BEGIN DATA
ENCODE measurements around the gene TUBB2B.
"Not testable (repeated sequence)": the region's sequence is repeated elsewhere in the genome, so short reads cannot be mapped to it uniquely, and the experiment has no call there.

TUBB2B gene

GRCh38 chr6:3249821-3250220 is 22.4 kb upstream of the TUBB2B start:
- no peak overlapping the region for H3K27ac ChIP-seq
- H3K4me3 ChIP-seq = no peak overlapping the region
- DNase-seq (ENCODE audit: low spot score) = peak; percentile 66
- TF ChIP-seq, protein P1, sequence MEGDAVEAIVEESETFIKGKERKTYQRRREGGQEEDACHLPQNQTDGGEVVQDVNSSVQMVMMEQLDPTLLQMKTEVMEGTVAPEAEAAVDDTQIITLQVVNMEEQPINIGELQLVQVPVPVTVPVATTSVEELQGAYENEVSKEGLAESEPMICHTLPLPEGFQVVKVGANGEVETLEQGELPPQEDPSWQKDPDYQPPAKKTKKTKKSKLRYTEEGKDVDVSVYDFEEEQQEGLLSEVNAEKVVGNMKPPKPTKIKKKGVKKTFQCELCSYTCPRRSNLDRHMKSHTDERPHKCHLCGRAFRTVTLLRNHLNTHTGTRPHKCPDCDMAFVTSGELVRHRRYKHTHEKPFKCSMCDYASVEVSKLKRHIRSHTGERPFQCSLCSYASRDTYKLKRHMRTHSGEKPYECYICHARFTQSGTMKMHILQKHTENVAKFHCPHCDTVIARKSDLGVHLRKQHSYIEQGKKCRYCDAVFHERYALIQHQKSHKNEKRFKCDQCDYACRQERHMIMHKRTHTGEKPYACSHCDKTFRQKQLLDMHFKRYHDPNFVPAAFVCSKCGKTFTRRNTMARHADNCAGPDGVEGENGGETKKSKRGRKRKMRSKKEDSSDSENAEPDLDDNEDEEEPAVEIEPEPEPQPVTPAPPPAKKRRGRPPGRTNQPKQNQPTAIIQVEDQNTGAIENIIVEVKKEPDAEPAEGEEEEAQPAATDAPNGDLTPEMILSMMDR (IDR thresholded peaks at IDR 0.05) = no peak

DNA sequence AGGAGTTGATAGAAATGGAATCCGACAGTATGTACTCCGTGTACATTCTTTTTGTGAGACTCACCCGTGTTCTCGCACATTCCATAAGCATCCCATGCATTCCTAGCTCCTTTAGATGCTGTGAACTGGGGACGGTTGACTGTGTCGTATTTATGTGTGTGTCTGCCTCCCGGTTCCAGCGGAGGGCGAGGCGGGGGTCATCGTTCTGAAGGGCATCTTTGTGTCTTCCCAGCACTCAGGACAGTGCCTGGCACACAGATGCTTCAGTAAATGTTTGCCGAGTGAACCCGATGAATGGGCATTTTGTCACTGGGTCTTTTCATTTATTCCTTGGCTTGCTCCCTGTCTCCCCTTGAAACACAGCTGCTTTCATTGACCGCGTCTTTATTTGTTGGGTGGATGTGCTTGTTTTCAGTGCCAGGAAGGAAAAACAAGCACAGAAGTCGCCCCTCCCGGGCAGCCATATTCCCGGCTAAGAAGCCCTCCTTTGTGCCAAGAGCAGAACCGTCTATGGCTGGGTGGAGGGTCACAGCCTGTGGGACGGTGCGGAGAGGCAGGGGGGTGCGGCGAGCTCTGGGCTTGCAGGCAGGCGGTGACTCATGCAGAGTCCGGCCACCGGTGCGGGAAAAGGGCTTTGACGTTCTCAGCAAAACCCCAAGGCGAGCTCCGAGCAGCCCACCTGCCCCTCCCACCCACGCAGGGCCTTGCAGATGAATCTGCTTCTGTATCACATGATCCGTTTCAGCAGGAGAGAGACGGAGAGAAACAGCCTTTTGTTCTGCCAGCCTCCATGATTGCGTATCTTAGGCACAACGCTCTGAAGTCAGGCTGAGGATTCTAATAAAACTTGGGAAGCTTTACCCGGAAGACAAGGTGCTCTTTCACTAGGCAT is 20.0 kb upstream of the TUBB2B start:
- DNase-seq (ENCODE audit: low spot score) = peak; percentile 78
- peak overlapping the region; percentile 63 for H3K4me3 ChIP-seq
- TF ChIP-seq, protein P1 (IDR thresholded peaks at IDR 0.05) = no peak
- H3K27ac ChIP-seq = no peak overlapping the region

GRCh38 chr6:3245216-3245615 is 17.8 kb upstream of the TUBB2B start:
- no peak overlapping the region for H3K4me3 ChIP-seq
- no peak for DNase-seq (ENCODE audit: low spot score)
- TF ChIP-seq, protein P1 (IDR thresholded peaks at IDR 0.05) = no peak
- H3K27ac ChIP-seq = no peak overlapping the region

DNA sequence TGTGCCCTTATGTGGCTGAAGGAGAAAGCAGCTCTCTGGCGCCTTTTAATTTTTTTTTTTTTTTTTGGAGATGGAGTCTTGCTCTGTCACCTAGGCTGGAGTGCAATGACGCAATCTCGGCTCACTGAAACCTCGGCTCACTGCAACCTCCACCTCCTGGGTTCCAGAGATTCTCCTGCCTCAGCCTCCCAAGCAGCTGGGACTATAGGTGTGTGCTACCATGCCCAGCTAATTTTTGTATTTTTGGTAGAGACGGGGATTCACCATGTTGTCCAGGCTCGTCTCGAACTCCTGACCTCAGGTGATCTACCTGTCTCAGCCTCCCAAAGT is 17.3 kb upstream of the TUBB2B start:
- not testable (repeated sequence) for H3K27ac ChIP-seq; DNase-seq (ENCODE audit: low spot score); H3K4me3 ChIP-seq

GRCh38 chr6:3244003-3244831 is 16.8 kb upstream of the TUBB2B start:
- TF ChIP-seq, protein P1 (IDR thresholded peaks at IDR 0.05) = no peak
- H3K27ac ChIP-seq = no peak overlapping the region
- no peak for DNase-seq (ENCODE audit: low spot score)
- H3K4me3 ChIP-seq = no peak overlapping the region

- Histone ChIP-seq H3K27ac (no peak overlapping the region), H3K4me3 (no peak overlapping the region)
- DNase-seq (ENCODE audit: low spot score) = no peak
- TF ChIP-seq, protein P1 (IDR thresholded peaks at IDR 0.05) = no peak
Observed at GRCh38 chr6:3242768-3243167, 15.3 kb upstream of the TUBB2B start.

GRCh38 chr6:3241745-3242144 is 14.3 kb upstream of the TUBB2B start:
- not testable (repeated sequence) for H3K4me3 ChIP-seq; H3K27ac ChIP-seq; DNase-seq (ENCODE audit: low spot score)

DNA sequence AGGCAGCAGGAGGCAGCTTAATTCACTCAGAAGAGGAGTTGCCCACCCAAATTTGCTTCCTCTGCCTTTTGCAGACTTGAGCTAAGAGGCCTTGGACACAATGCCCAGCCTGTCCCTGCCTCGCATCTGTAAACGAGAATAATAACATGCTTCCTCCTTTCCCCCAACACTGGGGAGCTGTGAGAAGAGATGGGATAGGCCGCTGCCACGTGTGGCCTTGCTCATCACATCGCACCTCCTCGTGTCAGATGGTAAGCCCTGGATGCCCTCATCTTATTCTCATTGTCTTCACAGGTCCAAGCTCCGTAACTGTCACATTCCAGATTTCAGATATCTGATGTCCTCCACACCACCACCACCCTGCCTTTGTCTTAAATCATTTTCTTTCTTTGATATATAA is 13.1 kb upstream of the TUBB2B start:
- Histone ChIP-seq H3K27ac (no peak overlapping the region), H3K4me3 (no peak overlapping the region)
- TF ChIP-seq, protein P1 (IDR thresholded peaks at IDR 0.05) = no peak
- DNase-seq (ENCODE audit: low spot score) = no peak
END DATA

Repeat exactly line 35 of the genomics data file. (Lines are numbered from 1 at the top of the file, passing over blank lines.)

- DNase-seq (ENCODE audit: low spot score) = no peak